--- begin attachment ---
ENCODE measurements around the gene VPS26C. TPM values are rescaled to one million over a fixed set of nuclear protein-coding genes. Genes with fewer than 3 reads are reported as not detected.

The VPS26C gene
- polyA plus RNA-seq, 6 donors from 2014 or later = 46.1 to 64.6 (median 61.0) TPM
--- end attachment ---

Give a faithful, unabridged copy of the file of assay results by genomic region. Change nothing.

ENCODE measurements around the gene VPS26C. TPM values are rescaled to one million over a fixed set of nuclear protein-coding genes. Genes with fewer than 3 reads are reported as not detected.

The VPS26C gene
- polyA plus RNA-seq, 6 donors from 2014 or later = 46.1 to 64.6 (median 61.0) TPM